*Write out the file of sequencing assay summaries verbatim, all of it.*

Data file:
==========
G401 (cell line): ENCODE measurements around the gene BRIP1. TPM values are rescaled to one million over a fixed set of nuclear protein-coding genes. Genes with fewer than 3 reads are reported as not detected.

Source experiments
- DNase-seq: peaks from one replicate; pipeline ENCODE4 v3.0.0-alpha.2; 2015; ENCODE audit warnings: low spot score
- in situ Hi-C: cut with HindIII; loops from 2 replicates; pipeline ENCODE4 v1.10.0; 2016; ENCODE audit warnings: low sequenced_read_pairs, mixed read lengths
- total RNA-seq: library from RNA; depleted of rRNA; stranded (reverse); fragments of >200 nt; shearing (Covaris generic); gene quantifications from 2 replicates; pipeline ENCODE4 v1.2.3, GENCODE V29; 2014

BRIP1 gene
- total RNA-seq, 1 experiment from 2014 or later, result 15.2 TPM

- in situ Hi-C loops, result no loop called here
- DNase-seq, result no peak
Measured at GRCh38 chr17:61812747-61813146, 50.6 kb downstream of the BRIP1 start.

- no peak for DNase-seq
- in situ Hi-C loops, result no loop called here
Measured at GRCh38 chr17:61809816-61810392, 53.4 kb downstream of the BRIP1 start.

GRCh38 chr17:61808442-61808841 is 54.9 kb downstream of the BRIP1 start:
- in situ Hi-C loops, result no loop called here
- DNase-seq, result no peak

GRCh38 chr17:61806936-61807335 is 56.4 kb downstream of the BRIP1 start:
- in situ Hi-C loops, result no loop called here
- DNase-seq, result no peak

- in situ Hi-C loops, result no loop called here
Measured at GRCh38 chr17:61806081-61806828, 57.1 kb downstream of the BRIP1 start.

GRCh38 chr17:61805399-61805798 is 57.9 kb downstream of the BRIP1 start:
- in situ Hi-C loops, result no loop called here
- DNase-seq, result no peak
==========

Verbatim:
G401 (cell line): ENCODE measurements around the gene BRIP1. TPM values are rescaled to one million over a fixed set of nuclear protein-coding genes. Genes with fewer than 3 reads are reported as not detected.

Source experiments
- DNase-seq: peaks from one replicate; pipeline ENCODE4 v3.0.0-alpha.2; 2015; ENCODE audit warnings: low spot score
- in situ Hi-C: cut with HindIII; loops from 2 replicates; pipeline ENCODE4 v1.10.0; 2016; ENCODE audit warnings: low sequenced_read_pairs, mixed read lengths
- total RNA-seq: library from RNA; depleted of rRNA; stranded (reverse); fragments of >200 nt; shearing (Covaris generic); gene quantifications from 2 replicates; pipeline ENCODE4 v1.2.3, GENCODE V29; 2014

BRIP1 gene
- total RNA-seq, 1 experiment from 2014 or later, result 15.2 TPM

- in situ Hi-C loops, result no loop called here
- DNase-seq, result no peak
Measured at GRCh38 chr17:61812747-61813146, 50.6 kb downstream of the BRIP1 start.

- no peak for DNase-seq
- in situ Hi-C loops, result no loop called here
Measured at GRCh38 chr17:61809816-61810392, 53.4 kb downstream of the BRIP1 start.

GRCh38 chr17:61808442-61808841 is 54.9 kb downstream of the BRIP1 start:
- in situ Hi-C loops, result no loop called here
- DNase-seq, result no peak

GRCh38 chr17:61806936-61807335 is 56.4 kb downstream of the BRIP1 start:
- in situ Hi-C loops, result no loop called here
- DNase-seq, result no peak

- in situ Hi-C loops, result no loop called here
Measured at GRCh38 chr17:61806081-61806828, 57.1 kb downstream of the BRIP1 start.

GRCh38 chr17:61805399-61805798 is 57.9 kb downstream of the BRIP1 start:
- in situ Hi-C loops, result no loop called here
- DNase-seq, result no peak